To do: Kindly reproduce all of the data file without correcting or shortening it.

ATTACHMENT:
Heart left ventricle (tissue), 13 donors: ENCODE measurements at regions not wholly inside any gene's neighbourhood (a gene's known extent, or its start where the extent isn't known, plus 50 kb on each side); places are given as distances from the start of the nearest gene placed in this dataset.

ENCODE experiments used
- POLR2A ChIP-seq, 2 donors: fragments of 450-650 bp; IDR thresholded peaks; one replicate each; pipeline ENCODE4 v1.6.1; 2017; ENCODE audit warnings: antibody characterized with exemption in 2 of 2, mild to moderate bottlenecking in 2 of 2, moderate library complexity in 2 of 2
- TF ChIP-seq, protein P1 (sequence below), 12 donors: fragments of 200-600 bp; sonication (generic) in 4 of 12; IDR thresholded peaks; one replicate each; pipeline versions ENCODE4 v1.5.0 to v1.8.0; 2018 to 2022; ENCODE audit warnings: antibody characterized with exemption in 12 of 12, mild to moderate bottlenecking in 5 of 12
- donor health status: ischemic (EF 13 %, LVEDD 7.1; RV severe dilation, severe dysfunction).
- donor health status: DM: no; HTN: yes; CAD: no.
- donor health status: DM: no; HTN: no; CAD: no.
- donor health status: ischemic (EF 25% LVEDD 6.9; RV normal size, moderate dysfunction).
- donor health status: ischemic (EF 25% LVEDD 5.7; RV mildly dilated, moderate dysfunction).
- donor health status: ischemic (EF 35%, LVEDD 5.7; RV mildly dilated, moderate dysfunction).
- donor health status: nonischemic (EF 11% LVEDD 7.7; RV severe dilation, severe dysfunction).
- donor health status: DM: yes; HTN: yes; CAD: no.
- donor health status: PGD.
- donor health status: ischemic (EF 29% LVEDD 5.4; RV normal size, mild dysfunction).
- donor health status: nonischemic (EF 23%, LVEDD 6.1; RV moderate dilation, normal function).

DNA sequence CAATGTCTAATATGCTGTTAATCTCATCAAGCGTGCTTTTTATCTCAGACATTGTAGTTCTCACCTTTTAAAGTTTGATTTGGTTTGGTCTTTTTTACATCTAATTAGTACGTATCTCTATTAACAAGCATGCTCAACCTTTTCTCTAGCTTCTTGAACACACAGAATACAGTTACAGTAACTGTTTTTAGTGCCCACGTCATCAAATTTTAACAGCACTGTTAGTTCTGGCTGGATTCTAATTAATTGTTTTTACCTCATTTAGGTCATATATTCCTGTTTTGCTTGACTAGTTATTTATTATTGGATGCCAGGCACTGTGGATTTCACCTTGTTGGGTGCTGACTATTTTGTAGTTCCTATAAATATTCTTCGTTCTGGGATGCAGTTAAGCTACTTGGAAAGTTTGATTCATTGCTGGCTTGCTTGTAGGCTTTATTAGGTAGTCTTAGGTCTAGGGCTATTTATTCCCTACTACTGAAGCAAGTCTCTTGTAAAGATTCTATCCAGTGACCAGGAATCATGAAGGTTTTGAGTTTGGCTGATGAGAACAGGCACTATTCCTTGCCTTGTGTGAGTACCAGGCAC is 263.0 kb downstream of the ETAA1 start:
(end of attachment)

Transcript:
Heart left ventricle (tissue), 13 donors: ENCODE measurements at regions not wholly inside any gene's neighbourhood (a gene's known extent, or its start where the extent isn't known, plus 50 kb on each side); places are given as distances from the start of the nearest gene placed in this dataset.

ENCODE experiments used
- POLR2A ChIP-seq, 2 donors: fragments of 450-650 bp; IDR thresholded peaks; one replicate each; pipeline ENCODE4 v1.6.1; 2017; ENCODE audit warnings: antibody characterized with exemption in 2 of 2, mild to moderate bottlenecking in 2 of 2, moderate library complexity in 2 of 2
- TF ChIP-seq, protein P1 (sequence below), 12 donors: fragments of 200-600 bp; sonication (generic) in 4 of 12; IDR thresholded peaks; one replicate each; pipeline versions ENCODE4 v1.5.0 to v1.8.0; 2018 to 2022; ENCODE audit warnings: antibody characterized with exemption in 12 of 12, mild to moderate bottlenecking in 5 of 12
- donor health status: ischemic (EF 13 %, LVEDD 7.1; RV severe dilation, severe dysfunction).
- donor health status: DM: no; HTN: yes; CAD: no.
- donor health status: DM: no; HTN: no; CAD: no.
- donor health status: ischemic (EF 25% LVEDD 6.9; RV normal size, moderate dysfunction).
- donor health status: ischemic (EF 25% LVEDD 5.7; RV mildly dilated, moderate dysfunction).
- donor health status: ischemic (EF 35%, LVEDD 5.7; RV mildly dilated, moderate dysfunction).
- donor health status: nonischemic (EF 11% LVEDD 7.7; RV severe dilation, severe dysfunction).
- donor health status: DM: yes; HTN: yes; CAD: no.
- donor health status: PGD.
- donor health status: ischemic (EF 29% LVEDD 5.4; RV normal size, mild dysfunction).
- donor health status: nonischemic (EF 23%, LVEDD 6.1; RV moderate dilation, normal function).

DNA sequence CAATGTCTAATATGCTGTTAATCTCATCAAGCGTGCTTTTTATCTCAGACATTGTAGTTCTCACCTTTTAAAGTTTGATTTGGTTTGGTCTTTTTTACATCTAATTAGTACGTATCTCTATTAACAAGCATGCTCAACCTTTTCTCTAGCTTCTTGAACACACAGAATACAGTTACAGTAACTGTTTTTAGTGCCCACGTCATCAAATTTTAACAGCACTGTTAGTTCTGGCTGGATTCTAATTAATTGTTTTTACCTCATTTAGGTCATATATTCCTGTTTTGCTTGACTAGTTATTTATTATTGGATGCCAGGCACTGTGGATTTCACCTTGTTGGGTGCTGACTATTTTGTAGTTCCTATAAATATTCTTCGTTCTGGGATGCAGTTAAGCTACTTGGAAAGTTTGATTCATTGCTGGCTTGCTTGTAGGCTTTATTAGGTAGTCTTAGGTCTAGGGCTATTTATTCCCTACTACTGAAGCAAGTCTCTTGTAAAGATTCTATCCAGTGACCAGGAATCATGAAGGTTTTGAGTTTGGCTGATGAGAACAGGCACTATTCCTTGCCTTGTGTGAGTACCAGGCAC is 263.0 kb downstream of the ETAA1 start: